The interiors are safe from terrorism and city crowds because there are no roads, no electricity and no colleges! Just rain gods and black magic! 🙂

    • Sudhir – Great point. Terrorism strikes progress. Gujrat in my opinion has better leadership for the sake of economics to a large extent. I am not convinced with Karnataka’s leadership. I think Karnataka did a lot better under SM Krishna than any other CM. He is progressive like Chandrababu Naidu but did not again do enough for the rural sectors.

    • The facts you have stated, do not coincide at all with the economy of Mumbai. You need to offer a citation.

      • Oye, Sudhir,

        Watch out for those pesky facts!

        Perhaps you do require a personal bean counter. 🙂 🙂 🙂

      • parmaatma Says:

        Okay.. Here is a citation..

        Till late nineties diamond cutting was done in Mumbai. It was a cool Rs. 600 Cr a day business. Diamonds are imported from producers like De Beers in South Africa and re-exported to London after cutting.

        The Shahs, Parekhs and Mehtas moved the business to Gujarat as soon the ports were ready to handle the traffic.

        A second example is the textile mills which moved out after Datta Samant’s 15 year long campaign.

        A third example is the perishable and stored food stuff from Sangli, Satara, Junnar and Nasik. The packing and CIF agents are now located in the villages. The goods are trucked directly to the destination by road. These agents are Marwaris and Gujjus. Truckers are from Punjabis, UP and Bihar, who know the state highways and destinations.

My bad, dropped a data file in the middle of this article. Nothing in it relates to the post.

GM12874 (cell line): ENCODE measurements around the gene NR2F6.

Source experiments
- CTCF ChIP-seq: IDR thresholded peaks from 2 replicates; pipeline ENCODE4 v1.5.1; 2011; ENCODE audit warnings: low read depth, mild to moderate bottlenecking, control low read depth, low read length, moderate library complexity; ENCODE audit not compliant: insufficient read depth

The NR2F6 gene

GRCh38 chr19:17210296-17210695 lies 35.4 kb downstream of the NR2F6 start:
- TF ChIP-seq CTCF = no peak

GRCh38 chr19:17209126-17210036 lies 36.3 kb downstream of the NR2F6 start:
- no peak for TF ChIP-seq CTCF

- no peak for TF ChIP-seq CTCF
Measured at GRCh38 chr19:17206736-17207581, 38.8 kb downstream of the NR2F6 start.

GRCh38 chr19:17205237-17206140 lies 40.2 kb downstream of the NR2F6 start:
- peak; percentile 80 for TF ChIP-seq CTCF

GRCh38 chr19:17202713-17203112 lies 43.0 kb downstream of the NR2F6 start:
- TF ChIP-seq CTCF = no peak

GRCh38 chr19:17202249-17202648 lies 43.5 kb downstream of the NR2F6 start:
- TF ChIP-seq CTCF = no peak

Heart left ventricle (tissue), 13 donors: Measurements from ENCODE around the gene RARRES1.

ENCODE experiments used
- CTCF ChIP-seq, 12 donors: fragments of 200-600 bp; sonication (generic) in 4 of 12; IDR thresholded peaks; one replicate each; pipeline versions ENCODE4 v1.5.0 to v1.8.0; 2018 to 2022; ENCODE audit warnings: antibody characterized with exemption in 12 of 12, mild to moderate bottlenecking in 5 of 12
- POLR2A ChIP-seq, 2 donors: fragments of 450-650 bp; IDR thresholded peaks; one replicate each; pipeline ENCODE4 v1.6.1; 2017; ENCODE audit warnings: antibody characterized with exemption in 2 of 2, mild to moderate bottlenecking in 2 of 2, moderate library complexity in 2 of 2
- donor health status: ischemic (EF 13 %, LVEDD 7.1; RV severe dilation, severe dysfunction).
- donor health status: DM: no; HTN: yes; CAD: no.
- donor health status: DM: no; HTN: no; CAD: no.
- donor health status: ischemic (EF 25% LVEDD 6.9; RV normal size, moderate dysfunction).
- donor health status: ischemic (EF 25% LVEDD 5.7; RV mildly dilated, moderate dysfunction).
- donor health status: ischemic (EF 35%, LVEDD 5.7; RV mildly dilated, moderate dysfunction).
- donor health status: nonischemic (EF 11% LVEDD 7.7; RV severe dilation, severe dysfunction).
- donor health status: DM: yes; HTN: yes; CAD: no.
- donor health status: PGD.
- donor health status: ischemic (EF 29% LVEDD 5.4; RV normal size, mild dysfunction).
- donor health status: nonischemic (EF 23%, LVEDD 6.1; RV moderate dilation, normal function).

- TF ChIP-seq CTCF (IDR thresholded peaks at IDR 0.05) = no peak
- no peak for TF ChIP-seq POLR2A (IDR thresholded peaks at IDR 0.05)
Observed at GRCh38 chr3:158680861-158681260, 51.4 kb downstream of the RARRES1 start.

There are more slums in Mumbai than any other city India.


      • Diamonds are still cut in Mumbai, however the majority industries are in Surat. I wouldn’t think proximity to port is a big issue in the diamond industry, so I doubt the diamond industry moved to Gujarat because of access to a port. Most of the diamond firms and diamond merchants are still based in Mumbai and it is about 70,000 cr turnover industry annually.

        As for the mills, they closed to years ago and didn’t contribute to the economy of Mumbai for the past atleast 2-3 decades.

        I didnt get your 3rd point. If you are saying the food packaging industries moved out of the city, I dont understand how that is a big deal ? Most of the industries have already moved out of the city to reap in on the land prices.

        I didnt understand what point you are making from the slums either, about the economy.

      • parmaatma Says:

        The point is notional.

        Mumbai as the capital of Maharshtra is today exclusively dominated by merchant trading… not by its capacity to produce value.

        For example, textile mill plots are not replaced by other factories or manufacturing industry. They are occupied by shopping outlets and cinema halls.